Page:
The Danger of False Truths – Part 3/3

July 23, 2011

In another e-mail, this “old” friend questioned China’s behavior in Asia and mentioned the disagreement between Vietnam and China over some offshore oil fields that both countries claim.

He felt this was a sign that China would wage war on other countries and inferred this would not happen if China were a democracy similar to the US, since “no democracy has ever gone to war with another democracy” (his words).

Soon after I received that e-mail, I used Google and found Democracies Do Not Make War on One Another … or Do They? by Matthew White, who does a great job throwing ice-cold water on another false truth.

White says, basically, it depends on the definition of democracy and that individuals will shift the meaning of the definition to fit what he or she wants to believe.

To come up with a set of probabilities, White studied the wars that took place in 1967 and came up with these results:

White wrote, “Now, 1967 is just a single year, but I’ve spent a good deal of this Atlas counting democracies. I can state with reasonable certainty that 44.5% of mapable sovereignties during the WW2-Y2K Era were full democracies. This calculates out to…

  • The odds of 2 random democracies going to war: 19.8%
  • The odds of 2 random non-democracies going to war: 30.8%
  • The odds of a random democracy going to war with a random non-democracy: 49.4%

He also mentions an interesting theory that “no two countries with a McDonald’s Restaurant have ever gone to war with one another”, which seems to indicate that as countries are incorporated into the global economy by trans-national corporations, they stop waging war on one another.

This theory is an individual truth that most of us might want to believe since there then should be no worry that the US and China will ever wage war.

In 2009, the US had 13,381 McDonalds and in 2010, China had almost 1,000 with thousands more planned. In addition, China has thousands of Pizza Huts, KFCs, Starbucks and the Chinese love to drive Buicks and Fords. Wal-Mart is even building stores in China.

However, I discovered the McDonald’s theory might be another false truth.

Pakistan has 25 McDonalds and the first one was built in 1998. India has 192 with the first built in 1996, and the last Indo-Pakistani War was in 1999.

Return to The Danger of False Truths – Part 2 or start with Part 1


Lloyd Lofthouse is the award-winning author of the concubine saga, My Splendid Concubine & Our Hart. When you love a Chinese woman, you marry her family and culture too.

To subscribe to “iLook China”, look for the “Subscribe” button at the top of the screen in the menu bar, click on it then follow directions.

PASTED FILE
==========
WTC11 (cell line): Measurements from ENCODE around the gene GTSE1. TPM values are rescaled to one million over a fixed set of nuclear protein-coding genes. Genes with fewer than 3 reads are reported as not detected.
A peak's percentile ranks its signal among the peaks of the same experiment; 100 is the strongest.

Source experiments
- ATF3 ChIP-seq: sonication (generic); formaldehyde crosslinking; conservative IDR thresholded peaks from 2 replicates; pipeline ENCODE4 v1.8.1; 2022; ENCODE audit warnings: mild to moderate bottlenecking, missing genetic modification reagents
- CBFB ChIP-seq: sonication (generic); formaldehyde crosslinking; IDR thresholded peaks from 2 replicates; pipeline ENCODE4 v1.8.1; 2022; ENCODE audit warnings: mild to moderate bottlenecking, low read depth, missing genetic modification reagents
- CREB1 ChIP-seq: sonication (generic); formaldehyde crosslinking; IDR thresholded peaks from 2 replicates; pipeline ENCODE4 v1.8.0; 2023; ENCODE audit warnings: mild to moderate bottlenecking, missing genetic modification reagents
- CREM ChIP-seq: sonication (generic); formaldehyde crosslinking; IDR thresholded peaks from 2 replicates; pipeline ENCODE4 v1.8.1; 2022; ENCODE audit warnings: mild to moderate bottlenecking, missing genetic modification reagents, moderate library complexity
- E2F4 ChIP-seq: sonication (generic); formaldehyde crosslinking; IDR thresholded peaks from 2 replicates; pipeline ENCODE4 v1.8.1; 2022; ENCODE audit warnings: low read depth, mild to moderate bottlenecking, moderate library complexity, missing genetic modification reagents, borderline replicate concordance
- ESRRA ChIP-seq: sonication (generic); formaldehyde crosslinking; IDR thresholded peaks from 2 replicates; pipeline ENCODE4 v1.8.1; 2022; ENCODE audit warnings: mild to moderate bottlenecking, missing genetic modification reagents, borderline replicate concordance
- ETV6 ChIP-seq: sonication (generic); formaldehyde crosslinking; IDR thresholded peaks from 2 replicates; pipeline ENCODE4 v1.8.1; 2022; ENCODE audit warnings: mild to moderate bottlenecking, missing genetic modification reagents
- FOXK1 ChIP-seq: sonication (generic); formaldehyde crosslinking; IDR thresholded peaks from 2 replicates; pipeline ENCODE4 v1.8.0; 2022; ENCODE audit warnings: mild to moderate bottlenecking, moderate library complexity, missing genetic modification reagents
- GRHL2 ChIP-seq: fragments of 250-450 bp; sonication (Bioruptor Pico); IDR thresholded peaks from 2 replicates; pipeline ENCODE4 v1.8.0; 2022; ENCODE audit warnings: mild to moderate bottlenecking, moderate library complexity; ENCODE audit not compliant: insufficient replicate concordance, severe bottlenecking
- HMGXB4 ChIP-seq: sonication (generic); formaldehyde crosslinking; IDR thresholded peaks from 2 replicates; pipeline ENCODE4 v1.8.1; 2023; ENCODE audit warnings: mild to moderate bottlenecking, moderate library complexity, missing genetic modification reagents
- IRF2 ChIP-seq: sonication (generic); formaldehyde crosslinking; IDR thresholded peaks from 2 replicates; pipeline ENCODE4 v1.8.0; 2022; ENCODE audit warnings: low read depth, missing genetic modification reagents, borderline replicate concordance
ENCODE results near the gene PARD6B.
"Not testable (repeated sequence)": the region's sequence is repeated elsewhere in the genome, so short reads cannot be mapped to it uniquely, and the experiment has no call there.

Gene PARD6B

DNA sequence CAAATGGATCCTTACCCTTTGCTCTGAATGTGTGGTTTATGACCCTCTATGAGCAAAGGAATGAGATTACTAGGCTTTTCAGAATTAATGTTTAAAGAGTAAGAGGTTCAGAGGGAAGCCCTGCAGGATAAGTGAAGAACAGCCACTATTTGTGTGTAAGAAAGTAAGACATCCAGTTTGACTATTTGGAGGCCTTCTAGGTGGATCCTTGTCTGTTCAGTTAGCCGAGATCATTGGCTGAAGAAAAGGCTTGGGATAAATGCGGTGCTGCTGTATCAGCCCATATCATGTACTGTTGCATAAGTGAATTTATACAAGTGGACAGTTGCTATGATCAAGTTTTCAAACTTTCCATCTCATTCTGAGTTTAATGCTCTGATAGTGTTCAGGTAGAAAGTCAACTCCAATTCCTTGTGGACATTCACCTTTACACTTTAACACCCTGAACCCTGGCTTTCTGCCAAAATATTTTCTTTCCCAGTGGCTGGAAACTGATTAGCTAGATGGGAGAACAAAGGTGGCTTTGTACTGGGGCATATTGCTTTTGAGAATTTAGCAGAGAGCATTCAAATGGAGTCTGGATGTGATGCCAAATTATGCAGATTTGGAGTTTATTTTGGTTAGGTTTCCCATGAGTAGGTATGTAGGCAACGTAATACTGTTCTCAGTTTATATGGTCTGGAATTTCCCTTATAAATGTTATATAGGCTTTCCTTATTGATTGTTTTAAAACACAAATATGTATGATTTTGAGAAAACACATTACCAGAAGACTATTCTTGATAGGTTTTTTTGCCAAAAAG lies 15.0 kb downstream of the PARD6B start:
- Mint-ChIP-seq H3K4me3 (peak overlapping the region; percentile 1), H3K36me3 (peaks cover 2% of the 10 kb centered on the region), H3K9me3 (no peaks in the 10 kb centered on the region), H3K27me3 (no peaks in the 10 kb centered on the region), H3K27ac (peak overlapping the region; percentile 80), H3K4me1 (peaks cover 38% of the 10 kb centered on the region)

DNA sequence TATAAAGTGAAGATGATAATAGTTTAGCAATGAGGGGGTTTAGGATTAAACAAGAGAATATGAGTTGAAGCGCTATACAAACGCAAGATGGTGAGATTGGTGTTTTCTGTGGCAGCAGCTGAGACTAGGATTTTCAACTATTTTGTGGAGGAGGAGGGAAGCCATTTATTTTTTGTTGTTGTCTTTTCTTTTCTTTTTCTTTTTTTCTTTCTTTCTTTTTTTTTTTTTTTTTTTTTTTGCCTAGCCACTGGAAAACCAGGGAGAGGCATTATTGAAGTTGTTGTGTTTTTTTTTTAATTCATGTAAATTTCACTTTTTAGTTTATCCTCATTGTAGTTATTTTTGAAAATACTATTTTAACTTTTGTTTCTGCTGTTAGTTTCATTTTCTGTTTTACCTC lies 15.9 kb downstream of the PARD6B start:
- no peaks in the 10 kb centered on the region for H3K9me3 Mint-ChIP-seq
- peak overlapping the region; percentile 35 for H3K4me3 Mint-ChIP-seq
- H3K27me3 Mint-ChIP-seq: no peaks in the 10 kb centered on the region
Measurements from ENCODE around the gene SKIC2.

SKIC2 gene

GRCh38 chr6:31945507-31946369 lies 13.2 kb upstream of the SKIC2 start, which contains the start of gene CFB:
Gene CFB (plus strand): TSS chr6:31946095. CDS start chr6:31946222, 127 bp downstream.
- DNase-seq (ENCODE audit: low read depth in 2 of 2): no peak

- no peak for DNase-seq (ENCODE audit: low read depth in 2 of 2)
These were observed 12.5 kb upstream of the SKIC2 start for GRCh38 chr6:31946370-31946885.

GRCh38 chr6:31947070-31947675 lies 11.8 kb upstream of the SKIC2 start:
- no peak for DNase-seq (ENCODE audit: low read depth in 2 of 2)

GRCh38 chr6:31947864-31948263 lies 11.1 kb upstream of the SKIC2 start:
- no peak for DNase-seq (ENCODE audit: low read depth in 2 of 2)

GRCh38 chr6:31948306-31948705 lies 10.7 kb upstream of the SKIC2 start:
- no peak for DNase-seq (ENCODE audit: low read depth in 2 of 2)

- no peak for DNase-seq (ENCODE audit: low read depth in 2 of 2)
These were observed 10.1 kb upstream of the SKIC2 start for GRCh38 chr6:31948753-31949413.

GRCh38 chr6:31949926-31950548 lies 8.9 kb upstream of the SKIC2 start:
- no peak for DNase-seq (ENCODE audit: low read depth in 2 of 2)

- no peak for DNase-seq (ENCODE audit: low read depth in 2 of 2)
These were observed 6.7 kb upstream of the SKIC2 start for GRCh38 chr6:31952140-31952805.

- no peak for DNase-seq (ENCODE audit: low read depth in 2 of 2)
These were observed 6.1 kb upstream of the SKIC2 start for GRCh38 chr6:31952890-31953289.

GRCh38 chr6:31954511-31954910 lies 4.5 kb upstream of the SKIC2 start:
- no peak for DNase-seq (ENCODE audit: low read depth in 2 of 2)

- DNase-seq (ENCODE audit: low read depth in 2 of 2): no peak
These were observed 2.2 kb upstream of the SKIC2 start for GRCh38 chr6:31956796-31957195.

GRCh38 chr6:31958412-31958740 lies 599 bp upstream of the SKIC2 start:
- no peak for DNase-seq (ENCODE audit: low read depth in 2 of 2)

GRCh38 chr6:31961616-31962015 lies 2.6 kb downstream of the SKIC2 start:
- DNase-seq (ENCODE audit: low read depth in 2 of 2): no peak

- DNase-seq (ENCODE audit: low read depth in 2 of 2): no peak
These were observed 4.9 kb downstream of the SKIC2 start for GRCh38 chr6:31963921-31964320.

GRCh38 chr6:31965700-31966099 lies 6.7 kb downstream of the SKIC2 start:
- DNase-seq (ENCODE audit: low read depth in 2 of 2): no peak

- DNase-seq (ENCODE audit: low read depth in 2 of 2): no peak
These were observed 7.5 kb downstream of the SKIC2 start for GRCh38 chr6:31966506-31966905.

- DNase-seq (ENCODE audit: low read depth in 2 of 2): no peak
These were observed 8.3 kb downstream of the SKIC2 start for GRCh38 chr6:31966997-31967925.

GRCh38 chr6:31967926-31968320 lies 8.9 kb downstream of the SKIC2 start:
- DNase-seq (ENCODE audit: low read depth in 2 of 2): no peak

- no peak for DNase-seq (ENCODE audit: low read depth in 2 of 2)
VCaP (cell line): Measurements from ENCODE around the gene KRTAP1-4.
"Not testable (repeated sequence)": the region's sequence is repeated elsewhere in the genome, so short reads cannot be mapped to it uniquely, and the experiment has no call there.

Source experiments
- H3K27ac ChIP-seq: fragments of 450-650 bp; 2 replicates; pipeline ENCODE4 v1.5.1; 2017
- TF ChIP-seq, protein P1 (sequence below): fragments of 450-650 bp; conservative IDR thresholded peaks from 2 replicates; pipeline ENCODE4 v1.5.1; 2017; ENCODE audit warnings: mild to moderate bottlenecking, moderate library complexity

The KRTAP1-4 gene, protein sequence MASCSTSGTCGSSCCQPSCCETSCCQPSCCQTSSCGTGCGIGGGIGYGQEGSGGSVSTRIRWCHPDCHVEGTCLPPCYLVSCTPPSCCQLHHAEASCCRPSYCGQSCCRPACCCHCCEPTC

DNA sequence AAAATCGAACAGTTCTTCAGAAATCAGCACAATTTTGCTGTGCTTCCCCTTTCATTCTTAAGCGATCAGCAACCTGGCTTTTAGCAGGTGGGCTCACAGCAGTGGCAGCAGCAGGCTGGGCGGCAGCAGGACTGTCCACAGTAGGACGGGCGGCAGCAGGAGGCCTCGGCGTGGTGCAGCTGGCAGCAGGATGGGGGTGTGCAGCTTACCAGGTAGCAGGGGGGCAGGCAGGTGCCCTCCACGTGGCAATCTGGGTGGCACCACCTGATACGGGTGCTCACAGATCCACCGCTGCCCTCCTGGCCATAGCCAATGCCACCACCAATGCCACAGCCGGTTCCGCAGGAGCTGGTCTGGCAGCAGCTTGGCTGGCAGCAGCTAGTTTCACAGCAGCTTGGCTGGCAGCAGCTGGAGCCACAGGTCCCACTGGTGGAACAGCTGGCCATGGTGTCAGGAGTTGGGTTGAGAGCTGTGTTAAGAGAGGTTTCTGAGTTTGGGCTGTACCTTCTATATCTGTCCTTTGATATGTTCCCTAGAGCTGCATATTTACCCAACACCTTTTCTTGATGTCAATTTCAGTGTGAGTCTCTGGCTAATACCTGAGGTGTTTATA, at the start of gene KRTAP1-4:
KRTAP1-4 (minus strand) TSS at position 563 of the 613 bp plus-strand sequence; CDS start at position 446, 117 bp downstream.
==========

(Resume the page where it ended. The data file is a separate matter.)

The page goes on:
The Challenging Chinese Consumer Market

May 16, 2011

When foreign businesses such as Home Depot or Wal-Mart open for business in China, knowing the market and consumer is a good idea.

Most Chinese consumers have a different perspective than most Western shoppers when it comes to spending money. The average Chinese consumer born before 1980 prefers to pay cash and buy the best quality for the lowest price.

There’s also a difference in spending habits between younger Chinese born after 1980. Evidence suggests that younger Chinese have caught the credit card virus and are running up debt similar to the average American consumer.

Bob Schmitz writing for NPR’s Marketplace on Friday, April 8, 2011 says, “Home Depot not a hit in China.”

Schmitz talks to Raymond Chou, the CEO of Home Depot operations in China. When asked about closing five stores, Chou indicated this is not a sign of failure and said, “(Home Depot) has closed stores to focus on China’s lesser-known cities where much of the country’s real estate development is booming.”

One criticism Schmitz writes of is the fact that many of Home Depot’s products are made in China and may be bought for less from Chinese merchants.

However, one Chinese contractor says he shops at Home Depot because “It’s easy to exchange and return goods… and (he) knows the materials (at Home Depot) are safe and not fake.”

Wal-Mart critics may rejoice. According to NPR, Wal-Mart’s goals in China are to purchase a chain of retail stores there.

If this scheme will succeed remains to be seen. Wal-Mart has faced slowing business in the United States, is struggling in Japan and failed in Germany and South Korea.

Wal-Mart’s biggest challenge is to overcome its habit of fighting unions and paying low wages, which forces many workers to rely on local welfare and public-health programs. This isn’t welcome in some markets and is the reason why Wal-Mart left Germany.

For the same reasons, Wal-Mart, which is allergic to unions and paying workers a living wage, is facing a Chinese government that is strengthening worker protections and rights to organize/join labor unions.

Last summer, Wal-Mart was forced to allow its Chinese workers to join a union for the first time.

To understand the Walton family, reported, “As Sam Walton explained in his 1992 autobiography, Made in America, he didn’t believe in giving ‘any undeserving stranger a free ride’. Nor did he believe in being generous with company profits.”

Forbes reported that the Walton family was worth about 90 billion dollars or 18 billion each.

Discover how China is Holding a Vital Key to Humanity’s Future


Lloyd Lofthouse is the award-winning author of the concubine saga, My Splendid Concubine & Our Hart. When you love a Chinese woman, you marry her family and culture too.

To subscribe to iLook China, look for the “Subscribe” button at the top of the screen in the menu bar, click it then follow directions.